"A clear message was sent. We will not tolerate gang violence within our community," said Jeff Woodfin, acting U.S. marshal for the Northern District of Mississippi.

After getting complaints, the U.S. attorney's office for the Northern District came up with a small town initiative to target Delta areas and requested assistance from the Gulf Coast Regional Fugitive Task Force. The task force narrowed the counties to the area that requested assistance the most.

North Mississippi-Operation Triple Beam targeted gang activity in Bolivar, Coahoma, Leflore, Sunflower and Washington counties.

The arrests, revealed this week, culminated a two-month operation by the U.S. Marshals Service and more than 50 federal, state and local law enforcement officers.

Washington County Sheriff Milton Gaston Sr. said he appreciated having the extra manpower. "I don't feel we have a big gang problem, but we have some wannabes."

Gaston said he can't say all the crimes committed by the young people are gang related.

"I'm not saying we don't have gang members," Gaston said.

Indianola Police Chief Tommy Moffett said the operation has been "extremely effective in reducing violent crime" in his city, and he hopes it will continue.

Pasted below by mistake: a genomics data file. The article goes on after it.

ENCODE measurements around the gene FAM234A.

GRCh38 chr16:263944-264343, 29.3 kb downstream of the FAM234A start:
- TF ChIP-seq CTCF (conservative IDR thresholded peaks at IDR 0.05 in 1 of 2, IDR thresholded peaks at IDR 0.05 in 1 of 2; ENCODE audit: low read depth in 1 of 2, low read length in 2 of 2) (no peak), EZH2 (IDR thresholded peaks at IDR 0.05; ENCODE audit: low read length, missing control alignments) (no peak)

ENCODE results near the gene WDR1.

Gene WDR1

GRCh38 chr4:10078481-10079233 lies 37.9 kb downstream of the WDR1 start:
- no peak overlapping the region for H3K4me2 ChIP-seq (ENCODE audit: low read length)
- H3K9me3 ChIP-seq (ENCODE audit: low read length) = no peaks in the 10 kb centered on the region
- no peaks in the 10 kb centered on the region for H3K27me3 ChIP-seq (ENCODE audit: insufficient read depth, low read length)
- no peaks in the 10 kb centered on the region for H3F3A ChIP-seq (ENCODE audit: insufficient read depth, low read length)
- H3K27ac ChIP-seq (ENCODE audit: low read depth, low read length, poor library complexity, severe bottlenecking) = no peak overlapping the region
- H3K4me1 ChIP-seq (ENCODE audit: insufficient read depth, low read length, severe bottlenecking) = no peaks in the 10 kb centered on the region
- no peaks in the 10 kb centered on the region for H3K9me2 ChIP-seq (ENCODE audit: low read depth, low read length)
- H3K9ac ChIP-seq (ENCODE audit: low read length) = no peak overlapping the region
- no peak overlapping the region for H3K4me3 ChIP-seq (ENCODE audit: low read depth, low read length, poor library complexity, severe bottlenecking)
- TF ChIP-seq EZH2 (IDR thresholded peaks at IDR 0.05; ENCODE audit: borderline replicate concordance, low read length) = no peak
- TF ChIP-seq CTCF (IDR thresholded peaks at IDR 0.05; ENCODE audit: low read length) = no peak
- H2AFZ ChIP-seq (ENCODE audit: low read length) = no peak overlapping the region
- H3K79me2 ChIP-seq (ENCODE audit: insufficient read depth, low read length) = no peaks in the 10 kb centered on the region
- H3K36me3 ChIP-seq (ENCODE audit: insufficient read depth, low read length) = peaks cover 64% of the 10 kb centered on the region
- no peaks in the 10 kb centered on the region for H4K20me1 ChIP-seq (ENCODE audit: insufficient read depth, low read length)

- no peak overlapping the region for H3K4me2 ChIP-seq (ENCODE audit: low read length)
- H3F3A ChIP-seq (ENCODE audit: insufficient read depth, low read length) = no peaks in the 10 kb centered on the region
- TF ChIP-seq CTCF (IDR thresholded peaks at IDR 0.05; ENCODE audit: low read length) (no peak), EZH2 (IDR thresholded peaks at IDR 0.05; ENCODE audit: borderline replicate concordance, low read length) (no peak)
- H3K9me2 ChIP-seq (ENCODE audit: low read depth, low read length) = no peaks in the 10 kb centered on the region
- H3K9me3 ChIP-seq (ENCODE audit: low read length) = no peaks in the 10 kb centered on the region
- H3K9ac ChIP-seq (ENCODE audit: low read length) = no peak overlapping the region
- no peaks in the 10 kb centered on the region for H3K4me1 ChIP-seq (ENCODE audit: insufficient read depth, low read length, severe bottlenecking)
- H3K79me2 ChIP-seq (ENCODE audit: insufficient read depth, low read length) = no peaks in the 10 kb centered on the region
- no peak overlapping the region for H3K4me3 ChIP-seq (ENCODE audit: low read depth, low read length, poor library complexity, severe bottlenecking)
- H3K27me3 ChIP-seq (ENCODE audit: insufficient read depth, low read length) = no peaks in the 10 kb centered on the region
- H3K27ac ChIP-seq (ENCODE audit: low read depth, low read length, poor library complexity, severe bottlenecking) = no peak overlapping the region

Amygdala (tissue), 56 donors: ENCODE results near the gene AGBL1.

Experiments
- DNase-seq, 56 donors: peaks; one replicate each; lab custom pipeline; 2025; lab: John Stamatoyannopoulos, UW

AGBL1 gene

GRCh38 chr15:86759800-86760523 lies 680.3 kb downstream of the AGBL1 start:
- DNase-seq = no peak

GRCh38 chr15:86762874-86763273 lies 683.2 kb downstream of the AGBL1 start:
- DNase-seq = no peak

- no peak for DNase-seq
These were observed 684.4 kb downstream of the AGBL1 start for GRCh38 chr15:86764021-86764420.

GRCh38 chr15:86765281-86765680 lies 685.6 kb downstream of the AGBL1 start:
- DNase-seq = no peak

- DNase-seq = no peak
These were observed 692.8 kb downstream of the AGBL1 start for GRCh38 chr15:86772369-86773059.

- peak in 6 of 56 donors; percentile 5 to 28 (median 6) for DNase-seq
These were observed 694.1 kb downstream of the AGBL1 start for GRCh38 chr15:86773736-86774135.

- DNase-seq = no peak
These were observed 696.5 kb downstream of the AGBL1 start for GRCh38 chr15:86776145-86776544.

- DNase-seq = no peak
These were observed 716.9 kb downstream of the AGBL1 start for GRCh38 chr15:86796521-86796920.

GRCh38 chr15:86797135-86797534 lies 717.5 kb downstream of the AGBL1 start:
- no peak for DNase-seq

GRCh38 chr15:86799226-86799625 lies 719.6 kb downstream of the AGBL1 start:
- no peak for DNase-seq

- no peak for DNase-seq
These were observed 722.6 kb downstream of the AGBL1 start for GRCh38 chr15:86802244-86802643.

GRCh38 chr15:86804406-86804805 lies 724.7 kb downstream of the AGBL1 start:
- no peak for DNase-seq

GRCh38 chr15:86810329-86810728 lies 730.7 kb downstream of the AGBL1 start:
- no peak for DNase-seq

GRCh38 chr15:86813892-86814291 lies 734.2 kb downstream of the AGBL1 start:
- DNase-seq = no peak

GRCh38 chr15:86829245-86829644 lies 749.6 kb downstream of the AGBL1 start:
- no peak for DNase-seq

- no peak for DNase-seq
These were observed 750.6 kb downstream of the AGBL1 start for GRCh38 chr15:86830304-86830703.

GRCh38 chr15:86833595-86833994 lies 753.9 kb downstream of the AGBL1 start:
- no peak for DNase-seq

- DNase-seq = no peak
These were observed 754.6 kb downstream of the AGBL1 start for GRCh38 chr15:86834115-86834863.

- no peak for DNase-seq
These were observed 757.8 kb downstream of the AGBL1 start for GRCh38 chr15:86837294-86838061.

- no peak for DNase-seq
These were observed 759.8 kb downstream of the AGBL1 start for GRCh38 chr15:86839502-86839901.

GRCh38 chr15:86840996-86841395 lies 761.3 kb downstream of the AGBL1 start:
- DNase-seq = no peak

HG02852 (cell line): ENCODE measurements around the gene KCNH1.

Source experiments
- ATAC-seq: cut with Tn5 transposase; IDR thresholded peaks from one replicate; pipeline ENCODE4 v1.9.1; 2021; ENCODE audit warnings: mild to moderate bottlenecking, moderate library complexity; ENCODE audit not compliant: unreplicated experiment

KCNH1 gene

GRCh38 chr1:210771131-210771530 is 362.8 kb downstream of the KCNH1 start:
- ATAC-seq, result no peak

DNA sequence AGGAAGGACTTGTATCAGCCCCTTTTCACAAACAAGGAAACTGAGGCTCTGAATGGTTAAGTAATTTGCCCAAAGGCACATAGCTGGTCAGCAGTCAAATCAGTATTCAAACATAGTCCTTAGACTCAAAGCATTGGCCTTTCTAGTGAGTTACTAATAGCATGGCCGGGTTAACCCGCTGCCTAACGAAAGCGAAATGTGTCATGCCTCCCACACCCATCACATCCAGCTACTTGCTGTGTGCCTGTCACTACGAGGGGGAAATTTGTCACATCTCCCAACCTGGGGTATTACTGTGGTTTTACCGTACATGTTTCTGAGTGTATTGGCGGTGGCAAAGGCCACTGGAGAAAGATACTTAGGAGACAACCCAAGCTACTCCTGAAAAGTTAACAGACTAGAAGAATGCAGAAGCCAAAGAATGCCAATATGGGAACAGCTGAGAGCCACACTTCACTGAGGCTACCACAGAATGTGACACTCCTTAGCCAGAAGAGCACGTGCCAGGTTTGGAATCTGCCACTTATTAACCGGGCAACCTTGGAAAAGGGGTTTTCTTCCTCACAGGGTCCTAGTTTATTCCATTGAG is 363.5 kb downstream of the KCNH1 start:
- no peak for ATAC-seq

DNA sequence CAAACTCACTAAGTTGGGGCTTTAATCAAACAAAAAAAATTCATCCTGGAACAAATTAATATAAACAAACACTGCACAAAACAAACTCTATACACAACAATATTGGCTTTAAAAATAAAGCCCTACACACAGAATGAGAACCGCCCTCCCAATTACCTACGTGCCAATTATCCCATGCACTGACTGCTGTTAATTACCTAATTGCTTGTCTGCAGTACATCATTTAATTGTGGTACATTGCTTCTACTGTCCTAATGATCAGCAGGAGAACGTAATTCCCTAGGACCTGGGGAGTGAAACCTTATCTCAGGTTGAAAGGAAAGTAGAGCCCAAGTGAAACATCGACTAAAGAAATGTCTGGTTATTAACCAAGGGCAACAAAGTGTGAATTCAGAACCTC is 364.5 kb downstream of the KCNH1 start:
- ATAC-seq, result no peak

When he became chief a year ago this week, Moffett said, "we had a number of shootings."

But after the Marshals Service "started to put on so much heat as far as constantly tracking down people," crime basically dropped to typical domestic calls and handling juveniles dealing with autos, Moffett said. "You could see a tremendous difference."

Felix said gang activity in the Delta may be a symptom of high unemployment and lack of opportunity.

"Some feel like this (gang activity) is their only hope," Felix said.

Also, gang members know the resources in the Delta are limited, said Ridgeland Police officer Victor Mason, who has studied gangs for more than 20 years.

"There are fewer officers on the streets compared to larger cities, such as Jackson," Mason said. "Then you have to look at jail space."

Mason, a former Jackson police officer and Hinds County sheriff's deputy, said small town police forces have to make choices on whom to lock up, "a gang wannabe" or someone who actually commits a felony."